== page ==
D-Wave Systems

August 30, 2007

D-Wave Systems is the world’s first and only source of quantum computing for commercial applications. We believe quantum technology in concert with classical, digital processors, can and will represent broad and significant advancements in the application of computer science. In February 2007, D-Wave unveiled and demonstrated this technology publicly for the first time. The company plans to deliver field-deployable systems in 2008.

Site – http://www.dwavesys.com


August 30, 2007

StemLifeLine is a life sciences company offering a novel service for individuals who have undergone in vitro fertilization, fulfilled their childbearing needs and now have to decide what to do with their remaining stored embryos. We can help transform these embryos into individual stem cell lines that our clients may one day use to create personalized therapies for themselves and their families. Think of our service as insurance for the future. With more than a decade of scientific research supporting the future use of embryonic stem cells and several therapies currently under development, personalized therapies based on an individual’s own genetic make-up may be just around the corner.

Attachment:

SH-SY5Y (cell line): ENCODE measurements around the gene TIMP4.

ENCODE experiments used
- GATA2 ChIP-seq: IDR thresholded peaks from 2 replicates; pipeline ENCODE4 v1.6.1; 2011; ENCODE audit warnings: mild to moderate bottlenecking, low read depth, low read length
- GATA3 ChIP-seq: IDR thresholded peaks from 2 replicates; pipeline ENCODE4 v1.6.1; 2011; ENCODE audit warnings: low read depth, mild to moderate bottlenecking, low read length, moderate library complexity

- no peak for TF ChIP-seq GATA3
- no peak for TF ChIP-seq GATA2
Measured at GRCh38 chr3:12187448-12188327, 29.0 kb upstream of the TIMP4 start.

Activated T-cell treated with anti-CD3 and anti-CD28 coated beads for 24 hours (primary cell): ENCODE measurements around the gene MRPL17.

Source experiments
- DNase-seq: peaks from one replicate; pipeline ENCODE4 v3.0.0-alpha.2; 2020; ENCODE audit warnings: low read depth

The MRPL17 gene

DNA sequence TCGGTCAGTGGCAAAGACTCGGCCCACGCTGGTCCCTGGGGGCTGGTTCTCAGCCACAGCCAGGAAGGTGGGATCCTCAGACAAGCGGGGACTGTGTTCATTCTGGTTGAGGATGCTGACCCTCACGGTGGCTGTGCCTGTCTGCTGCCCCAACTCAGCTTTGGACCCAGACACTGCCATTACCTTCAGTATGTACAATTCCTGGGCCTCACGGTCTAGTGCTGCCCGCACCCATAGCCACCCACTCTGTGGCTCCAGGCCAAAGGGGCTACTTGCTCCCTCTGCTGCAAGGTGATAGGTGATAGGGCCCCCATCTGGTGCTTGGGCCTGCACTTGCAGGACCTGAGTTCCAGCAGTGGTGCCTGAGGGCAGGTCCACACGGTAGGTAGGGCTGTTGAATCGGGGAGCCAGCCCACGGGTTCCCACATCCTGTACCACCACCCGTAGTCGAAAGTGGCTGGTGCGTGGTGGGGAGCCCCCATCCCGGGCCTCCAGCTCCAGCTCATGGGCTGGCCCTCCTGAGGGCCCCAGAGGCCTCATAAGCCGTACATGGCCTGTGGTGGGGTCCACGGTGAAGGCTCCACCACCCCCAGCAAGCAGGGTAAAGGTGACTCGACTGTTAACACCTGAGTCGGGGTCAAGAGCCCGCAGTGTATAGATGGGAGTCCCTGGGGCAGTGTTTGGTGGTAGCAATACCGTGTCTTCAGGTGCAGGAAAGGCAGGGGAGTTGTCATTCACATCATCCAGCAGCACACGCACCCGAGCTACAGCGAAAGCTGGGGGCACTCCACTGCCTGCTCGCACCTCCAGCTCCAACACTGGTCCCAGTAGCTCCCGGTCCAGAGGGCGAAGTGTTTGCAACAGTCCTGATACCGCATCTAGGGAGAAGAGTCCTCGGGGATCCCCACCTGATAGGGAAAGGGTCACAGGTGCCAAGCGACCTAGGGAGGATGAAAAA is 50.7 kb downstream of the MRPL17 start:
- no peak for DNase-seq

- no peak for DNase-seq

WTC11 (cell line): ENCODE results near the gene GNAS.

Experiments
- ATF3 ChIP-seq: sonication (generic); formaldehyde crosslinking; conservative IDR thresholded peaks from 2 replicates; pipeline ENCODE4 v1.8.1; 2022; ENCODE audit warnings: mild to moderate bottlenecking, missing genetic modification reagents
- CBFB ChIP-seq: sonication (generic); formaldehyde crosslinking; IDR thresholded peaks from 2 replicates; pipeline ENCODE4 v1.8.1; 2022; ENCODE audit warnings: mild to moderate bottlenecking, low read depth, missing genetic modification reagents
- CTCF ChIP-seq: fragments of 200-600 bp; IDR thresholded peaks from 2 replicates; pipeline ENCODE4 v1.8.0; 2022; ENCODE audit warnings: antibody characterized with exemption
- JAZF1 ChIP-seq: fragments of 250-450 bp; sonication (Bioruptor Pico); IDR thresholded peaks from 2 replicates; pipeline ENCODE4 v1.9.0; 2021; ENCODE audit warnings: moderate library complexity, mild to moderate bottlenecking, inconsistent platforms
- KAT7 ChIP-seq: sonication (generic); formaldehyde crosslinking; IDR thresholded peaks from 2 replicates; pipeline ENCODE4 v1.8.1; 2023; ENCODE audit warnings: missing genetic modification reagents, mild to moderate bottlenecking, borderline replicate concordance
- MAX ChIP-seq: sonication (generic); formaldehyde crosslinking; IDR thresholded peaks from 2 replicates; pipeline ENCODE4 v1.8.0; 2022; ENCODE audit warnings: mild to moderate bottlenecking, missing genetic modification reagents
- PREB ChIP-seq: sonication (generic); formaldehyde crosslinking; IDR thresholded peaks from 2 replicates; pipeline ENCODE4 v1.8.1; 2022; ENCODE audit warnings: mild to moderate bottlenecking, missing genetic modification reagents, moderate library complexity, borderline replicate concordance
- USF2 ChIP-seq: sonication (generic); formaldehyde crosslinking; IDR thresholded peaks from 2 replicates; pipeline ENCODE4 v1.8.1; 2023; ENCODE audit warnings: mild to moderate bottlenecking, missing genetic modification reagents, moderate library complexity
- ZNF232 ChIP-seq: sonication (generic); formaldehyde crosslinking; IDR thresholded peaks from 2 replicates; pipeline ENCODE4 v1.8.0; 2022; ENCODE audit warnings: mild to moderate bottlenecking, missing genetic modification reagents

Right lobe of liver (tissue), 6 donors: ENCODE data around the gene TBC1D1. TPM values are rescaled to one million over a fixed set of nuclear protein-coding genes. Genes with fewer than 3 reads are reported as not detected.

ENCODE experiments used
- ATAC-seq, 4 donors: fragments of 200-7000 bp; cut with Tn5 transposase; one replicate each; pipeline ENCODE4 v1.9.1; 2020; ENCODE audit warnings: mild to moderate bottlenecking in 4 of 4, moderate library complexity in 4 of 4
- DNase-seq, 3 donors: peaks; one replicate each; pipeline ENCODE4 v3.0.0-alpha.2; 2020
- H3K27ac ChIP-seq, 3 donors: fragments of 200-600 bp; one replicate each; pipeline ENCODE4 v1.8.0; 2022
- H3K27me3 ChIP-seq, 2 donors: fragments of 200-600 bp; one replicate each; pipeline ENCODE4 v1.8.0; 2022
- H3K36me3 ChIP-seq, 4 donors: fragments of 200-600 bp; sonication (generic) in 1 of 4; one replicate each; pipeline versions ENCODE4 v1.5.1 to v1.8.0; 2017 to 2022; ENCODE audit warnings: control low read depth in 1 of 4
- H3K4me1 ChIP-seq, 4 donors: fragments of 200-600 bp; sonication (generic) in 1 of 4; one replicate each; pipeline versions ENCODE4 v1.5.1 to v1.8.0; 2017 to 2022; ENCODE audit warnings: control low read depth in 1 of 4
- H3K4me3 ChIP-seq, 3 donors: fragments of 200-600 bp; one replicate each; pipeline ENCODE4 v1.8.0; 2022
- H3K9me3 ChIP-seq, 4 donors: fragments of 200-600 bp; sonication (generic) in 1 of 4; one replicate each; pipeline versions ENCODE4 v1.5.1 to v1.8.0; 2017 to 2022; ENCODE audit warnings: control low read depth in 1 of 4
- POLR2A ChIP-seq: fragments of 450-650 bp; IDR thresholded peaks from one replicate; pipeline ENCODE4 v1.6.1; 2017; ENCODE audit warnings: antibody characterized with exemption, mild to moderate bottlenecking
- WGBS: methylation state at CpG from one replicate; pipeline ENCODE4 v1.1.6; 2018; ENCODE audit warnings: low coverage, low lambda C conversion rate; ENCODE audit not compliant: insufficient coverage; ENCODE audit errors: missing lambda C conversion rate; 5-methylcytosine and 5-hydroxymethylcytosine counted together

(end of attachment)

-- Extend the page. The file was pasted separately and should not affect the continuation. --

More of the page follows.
Site – http://www.stemlifeline.com


August 29, 2007

The SENSOPAC project will combine machine learning techniques and modelling of biological systems to develop a machine capable of abstracting cognitive notions from sensorimotor relationships during interactions with its environment, and of generalising this knowledge to novel situations. Through active sensing and exploratory actions the machine will discover the sensorimotor relationships and consequently learn the intrinsic structure of its interactions with the world and unravel predictive and causal relationships. Together with action policy formulation and decision making, this will underlie the machine’s abilities to create abstractions, to suggest and test hypotheses, and develop self-awareness. The project will demonstrate how a naïve system can bootstrap its cognitive development by constructing generalization and discovering abstractions with which it can conceptualize its environment and its own self. The continuous developmental approach will combine self-supervised and reinforcement learning with motivational drives to form a truly autonomous artificial system. Throughout the project, continuous interactions between experimentalists, theoreticians, engineers and roboticists will take place in order to coordinate the most rigorous development and testing of a complete artificial cognitive system.

Site – http://www.sensopac.org

The Singularity Summit 2007

August 29, 2007